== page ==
or lied and schemed and organized to cover it all up.


Three weeks ago I preached about the whole McCarrick situation.

And I told you that we need hold to account and punish

those who are merely wolves in shepherd’s clothing.


But also I strongly urged you not to be discouraged or to lose hope,

because our faith and hope are not in cardinals, bishops, priests,

or even popes,

but in Jesus Christ and in the Catholic Church He founded.

And I reminded you, there are still many good priests out there

striving to be good shepherds, who need your support and trust.


But in the light of revelations from the grand jury in Pennsylvania this week

all that needs to be reiterated.


And there’s something else we need to talk more about.

That is, the tendency to suspect all priests and bishops,

and so not only distance ourselves from them, but from the Church itself.


This was brought home to me the day after the Pennsylvania news came out.

A parishioner came to me and said a friend of hers had told her

that she should keep her children away from all priests,

and shouldn’t let her son consider becoming a priest.


My friends, this is the master plan of the devil unfolding:

first, corrupt a few priests and bishops, directly or indirectly,

then devastate the lives of victims,

then destroy all trust in all the clergy,

and finally drive good people from the Church.


My friends, we cannot let the devil and his evil cooperators win.



So let me tell you a little story.

I was born, raised, educated and worked as a professional

in San Antonio, Texas—I lived there all my life, until I was 31 years old.

I loved San Antonio, and l loved Texas—I am a Texan through and through.

I never thought anything could take me away from my home.


But 27 years ago today, August 19, 1991,

I got in my car and left my home forever

to drive to Maryland,

to study for the priesthood at Mount St. Mary’s Seminary,

for the Diocese of Arlington—our diocese.


I had spent much of the previous year talking to and working with

the Archdiocese of San Antonio about studying for the priesthood there. But in the end, I just couldn’t do it.

Because the more I looked and knew about

the seminary and the clergy of the archdiocese,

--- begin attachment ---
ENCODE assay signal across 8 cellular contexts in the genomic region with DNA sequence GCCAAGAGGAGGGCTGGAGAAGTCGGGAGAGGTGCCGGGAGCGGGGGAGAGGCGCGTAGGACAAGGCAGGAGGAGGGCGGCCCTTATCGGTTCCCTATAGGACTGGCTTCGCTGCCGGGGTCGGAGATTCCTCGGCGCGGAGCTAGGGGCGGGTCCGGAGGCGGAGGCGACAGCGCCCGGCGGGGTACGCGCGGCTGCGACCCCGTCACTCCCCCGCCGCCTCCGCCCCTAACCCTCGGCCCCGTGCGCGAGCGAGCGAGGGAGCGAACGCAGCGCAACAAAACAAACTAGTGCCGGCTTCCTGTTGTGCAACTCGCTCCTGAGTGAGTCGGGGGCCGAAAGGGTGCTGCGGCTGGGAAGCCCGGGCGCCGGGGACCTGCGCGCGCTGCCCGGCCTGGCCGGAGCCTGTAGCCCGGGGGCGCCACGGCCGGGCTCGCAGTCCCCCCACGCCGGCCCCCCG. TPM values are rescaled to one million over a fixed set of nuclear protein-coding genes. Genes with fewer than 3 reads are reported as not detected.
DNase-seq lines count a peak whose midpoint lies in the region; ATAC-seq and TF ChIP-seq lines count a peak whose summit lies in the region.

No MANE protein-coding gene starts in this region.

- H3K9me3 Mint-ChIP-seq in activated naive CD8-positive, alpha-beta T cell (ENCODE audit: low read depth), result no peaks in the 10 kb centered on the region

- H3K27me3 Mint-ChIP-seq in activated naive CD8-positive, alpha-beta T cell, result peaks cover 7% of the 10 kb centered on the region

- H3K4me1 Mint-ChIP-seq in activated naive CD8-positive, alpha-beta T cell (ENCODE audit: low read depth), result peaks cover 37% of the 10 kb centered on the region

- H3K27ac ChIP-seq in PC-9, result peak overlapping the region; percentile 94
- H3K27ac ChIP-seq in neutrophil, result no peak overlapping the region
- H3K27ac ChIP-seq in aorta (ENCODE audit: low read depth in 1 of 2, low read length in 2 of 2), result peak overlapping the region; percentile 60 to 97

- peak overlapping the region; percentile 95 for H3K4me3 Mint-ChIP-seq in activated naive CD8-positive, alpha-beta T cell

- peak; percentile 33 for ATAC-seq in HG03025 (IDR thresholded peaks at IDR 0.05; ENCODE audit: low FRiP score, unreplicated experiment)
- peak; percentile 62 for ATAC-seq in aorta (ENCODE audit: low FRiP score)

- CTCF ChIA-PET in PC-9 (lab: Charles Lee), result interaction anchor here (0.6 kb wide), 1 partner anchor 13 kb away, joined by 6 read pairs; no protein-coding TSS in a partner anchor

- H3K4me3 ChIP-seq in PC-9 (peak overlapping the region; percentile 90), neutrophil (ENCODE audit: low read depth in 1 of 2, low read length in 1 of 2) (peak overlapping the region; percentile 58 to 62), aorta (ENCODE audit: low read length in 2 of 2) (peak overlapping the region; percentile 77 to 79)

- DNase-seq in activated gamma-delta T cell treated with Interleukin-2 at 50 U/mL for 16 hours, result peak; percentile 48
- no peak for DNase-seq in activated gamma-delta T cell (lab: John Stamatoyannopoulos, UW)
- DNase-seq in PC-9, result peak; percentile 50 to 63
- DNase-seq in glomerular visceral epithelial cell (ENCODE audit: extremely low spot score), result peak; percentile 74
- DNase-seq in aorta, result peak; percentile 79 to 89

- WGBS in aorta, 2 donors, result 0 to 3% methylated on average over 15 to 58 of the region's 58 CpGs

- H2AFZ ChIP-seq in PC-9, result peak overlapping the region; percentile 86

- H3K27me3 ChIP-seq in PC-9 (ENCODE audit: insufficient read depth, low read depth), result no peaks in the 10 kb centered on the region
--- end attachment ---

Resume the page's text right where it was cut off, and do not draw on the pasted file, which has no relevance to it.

it became clear there were 2 huge problems:

first, they were corrupted by false teachings,

and second, they were infected by the sin of lust,

in particular homosexual lust.

So I knew there was no way I could study or be a priest for San Antonio.


But the call would not go away: I still felt called to be a priest.

So after consulting Catholic friends and family all over the country,

and looking at different Dioceses,

I decided to come here to the Diocese of Arlington.

And I have never regretted for one moment.



The Arlington Diocese is not at all perfect.

We are not immune from false or weak teaching.

And we have not been impervious to scandalous and even reprehensible

behavior of priests.


But I can tell you, as a priest who finds all this false doctrine and sexual abuse

repugnant to my very being,

there’s nowhere in the world I would rather be than Arlington.

I thank God every day that I am a priest of Arlington,

where I can say that there are so many fine priests,

like no other diocese I know,

and where, to my knowledge, the incidents of this kind of wrong doing,

especially sexual abuse and homosexuality, has been very rare.


Now, let me be clear—even one act of evil perversion in the priesthood,

especially against a child,

or covering up that act,

is an abomination and deserves the swiftest and most violent retribution.

But I do believe that with all the evil in the world, and in the Church,

parents need not be afraid of the priests of Arlington

any more than they would be afraid of their child’s doctor, or teacher,

or anyone else in a position of trust.


Now, clearly, be careful: trust but verify.

And make sure your children know that they can and should tell you if anyone,

including a priest,

hurts them, or touches or speaks to them inappropriately.

Be careful not to jump to rash conclusions, act with charity and justice,

but feel free to call a wolf a wolf.


Even so, please, do not assume that all priests are evil or to be distrust us.